Abd al-Rahim al-Nashiri says he confessed under torture
US military prosecutors have filed charges against the alleged mastermind of the 2000 attack on the USS Cole warship that left 17 sailors dead.
Saudi-born Abd al-Rahim al-Nashiri, who is being held at Guantanamo Bay, faces charges including murder and terrorism.
Mr Nashiri was arrested in the United Arab Emirates (UAE) in October 2002 and has been held at Guantanamo since 2006.
He told a hearing at the US base in Cuba last year that he confessed to the attack because he had been tortured.
Earlier this year, CIA director Michael Hayden acknowledged that the agency had subjected three suspects, including Mr Nashiri, to water-boarding - an interrogation technique which the CIA banned in 2006 and which human rights groups consider to be torture.
According to US intelligence, Mr Nashiri was the leader of the al-Qaeda network's operations in the Gulf.
The charges announced on Monday also allege involvement in other attacks, including one on a French supertanker in 2002.
Seventeen soldiers died in the USS Cole attack off Yemen
Brig Gen Thomas W Hartmann, legal adviser to the US military tribunal system set up at Guantanamo Bay, told reporters Mr Nashiri was charged with "organising and directing those attacks".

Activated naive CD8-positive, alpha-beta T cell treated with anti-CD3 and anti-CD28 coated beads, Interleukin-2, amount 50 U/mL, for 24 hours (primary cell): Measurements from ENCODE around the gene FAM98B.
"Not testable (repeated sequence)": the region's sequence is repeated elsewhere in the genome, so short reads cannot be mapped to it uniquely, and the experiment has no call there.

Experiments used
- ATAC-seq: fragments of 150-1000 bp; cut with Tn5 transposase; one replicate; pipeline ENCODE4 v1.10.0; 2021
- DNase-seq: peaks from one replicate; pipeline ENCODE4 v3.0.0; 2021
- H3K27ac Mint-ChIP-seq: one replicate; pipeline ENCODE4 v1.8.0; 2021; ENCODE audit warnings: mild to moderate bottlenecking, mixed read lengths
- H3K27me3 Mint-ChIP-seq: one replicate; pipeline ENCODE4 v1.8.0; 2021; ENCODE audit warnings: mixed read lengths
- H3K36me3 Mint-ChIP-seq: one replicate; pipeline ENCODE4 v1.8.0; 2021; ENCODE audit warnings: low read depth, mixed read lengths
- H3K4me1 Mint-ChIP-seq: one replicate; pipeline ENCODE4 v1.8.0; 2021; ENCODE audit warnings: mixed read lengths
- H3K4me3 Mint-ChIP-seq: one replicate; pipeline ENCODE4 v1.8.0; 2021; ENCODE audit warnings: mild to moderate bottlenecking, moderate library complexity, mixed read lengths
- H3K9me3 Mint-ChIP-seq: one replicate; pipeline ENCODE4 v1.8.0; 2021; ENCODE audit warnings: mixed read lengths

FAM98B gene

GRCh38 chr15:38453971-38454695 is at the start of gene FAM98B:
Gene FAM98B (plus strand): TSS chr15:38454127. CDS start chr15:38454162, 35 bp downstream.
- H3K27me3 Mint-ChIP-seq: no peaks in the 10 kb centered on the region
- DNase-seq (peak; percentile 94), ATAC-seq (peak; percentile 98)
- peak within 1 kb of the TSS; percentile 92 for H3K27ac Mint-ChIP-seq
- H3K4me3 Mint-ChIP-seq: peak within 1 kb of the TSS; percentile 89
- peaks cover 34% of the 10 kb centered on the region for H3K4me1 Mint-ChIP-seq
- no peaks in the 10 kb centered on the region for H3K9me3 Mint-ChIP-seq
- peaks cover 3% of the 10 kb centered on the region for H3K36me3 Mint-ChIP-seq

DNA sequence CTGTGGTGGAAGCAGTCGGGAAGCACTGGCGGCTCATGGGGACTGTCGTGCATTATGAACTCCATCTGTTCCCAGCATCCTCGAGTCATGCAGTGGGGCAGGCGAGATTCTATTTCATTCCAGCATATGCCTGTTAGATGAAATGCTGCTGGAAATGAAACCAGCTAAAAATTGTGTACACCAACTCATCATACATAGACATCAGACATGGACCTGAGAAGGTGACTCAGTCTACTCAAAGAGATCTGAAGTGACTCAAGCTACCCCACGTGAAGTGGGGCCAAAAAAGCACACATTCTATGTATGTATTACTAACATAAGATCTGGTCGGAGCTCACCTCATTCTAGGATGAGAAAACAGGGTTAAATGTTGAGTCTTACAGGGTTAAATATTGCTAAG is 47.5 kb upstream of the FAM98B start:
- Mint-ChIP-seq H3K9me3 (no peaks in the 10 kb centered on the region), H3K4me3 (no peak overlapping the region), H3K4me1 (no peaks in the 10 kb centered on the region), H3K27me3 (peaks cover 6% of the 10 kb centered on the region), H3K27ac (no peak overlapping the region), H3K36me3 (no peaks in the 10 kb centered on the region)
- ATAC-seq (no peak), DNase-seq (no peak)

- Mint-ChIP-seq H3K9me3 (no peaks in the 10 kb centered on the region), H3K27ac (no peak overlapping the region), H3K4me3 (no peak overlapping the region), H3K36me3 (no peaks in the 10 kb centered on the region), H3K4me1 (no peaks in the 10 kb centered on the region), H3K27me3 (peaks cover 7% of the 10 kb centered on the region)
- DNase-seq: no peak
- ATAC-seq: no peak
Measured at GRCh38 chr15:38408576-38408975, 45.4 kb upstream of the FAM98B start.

The Pentagon has said it will press for the death penalty in Mr Nashiri's case.
The BBC's Kevin Connolly in Washington says the military prosecutors have some significant hurdles to overcome in this case and others like it, however.
The trial will bring into sharp focus many of the legal and moral doubts which continue to swirl around the Guantanamo Bay prison camp and the military tribunals the US has created to deal with the prisoners it calls enemy combatants, our correspondent says.
It is not yet clear whether evidence gathered using such techniques as water-boarding will be regarded as admissible in court, or whether the prosecutors will present evidence that does not rely on the physical coercion of detainees.
The case will also raise another equally sensitive legal issue, our correspondent says.
The US Supreme Court recently ruled that Guantanamo inmates have the right to challenge the basis of their detention before American civil courts, prompting speculation that the Pentagon might wait for the outcome of those hearings before proceeding.
The announcement that it is to go ahead with Mr Nashiri's prosecution shows there will be no such delay, our correspondent concludes, suggesting that military tribunals will go ahead in parallel with civil proceedings seeking to have them declared unlawful.
In 2004, a Yemeni court tried Mr Nashiri in absentia over the USS Cole attack and sentenced him to death.